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Dr. Swartz and Dr. Swanson are with the Department of Psychiatry and Behavioral Sciences, Duke University Medical Center, 238 Civitan Bldg., Box 3173, Durham, NC 27710 (e-mail: firstname.lastname@example.org).
Frontline public-sector clinicians, in the face of sorely strained clinical resources, can be skeptical about "recovery-oriented" or "patient-centered" care. To some, these terms lack specificity and guidance for practice. Two articles in this issue offer empirically supported direction for promoting a recovery orientation and for thinking about treatment decisions and planning from the patient's point of view.
Adams (1) explored preferences for shared decision making among a relatively small group of persons with severe mental illnesses and found, not surprisingly, that these individuals expressed a clear desire for patient-centered decisions—especially medication decisions—affecting their treatment.
Srebnik and Russo (2) examined whether the psychiatric advance directive leads to more patient-centered crisis care. These legal documents are designed to direct care during incapacitating psychiatric crises (2). The authors found that when directives were accessed, two-thirds of subsequent treatment decisions were consistent with them. Because most directives are consistent with standard clinical practice, interpreting their influence on clinical decision making during these crises may be difficult. The authors also reported lower rates of consultation with proxy decision makers, typically authorized by a health care power of attorney. This latter finding is somewhat disappointing because a tangible benefit of directives is the ability of the treatment team to involve trusted others in decision making when a consumer is unable to make such decisions.
Lack of clinician familiarity with directives and lack of ready access to them in crises prevent wider use (3). To increase awareness, understanding, and assistance in completing directives, the MacArthur Foundation is supporting a new National Resource Center on Psychiatric Advance Directives (nrc-pad.org). At least one national electronic directory, the U.S. Living Will Registry (www.uslivingwillregistry.com), provides online storage and secure access to care planning documents. Also, more states have set up online directories.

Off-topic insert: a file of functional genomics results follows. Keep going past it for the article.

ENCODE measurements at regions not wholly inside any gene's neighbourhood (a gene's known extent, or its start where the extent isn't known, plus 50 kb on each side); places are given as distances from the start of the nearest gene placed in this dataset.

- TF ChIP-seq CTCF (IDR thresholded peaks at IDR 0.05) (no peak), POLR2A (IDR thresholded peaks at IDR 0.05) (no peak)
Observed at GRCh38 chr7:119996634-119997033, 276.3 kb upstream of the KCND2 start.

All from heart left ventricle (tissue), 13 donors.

Twenty-five states have enacted statutes for authorizing mental health advance instructional documents or proxy decision making and providing a legal means for competent individuals to consent to or refuse future mental health treatment during decisional incapacity. About 66% of consumers consistently express interest in completing psychiatric advance directives (3). All states permit competent adults to use generic health care decision laws to make at least some psychiatric treatment choices in advance, typically through a health care power of attorney.
Mental health administrators and hospital compliance officers increasingly recognize their legal obligations to implement psychiatric advance directives under the provisions of the federal Patient Self-Determination Act of 1991, which requires hospitals to inform patients of their rights under state law to prepare a directive, to inquire and document whether patients have executed one, to ensure compliance with state laws by respecting advance directives, and to educate health care providers regarding these legal instruments. Moreover, the Centers for Medicare and Medicaid Services recently reiterated that patients have the right to formulate advance directives and staff must comply with the 1991 federal guidelines or risk loss of funding (4).
Beyond the pressures to comply with the Patient Self-Determination Act, clinicians should see psychiatric advance directives as an opportunity to collaborate with consumers in planning for treatment and, through a health care power of attorney, to engage consumers' trusted social networks in making good decisions in periods of decisional incapacity. Directives are a legal right for consumers as well as practical tools for clinicians to deliver better care.
The authors report no competing interests.
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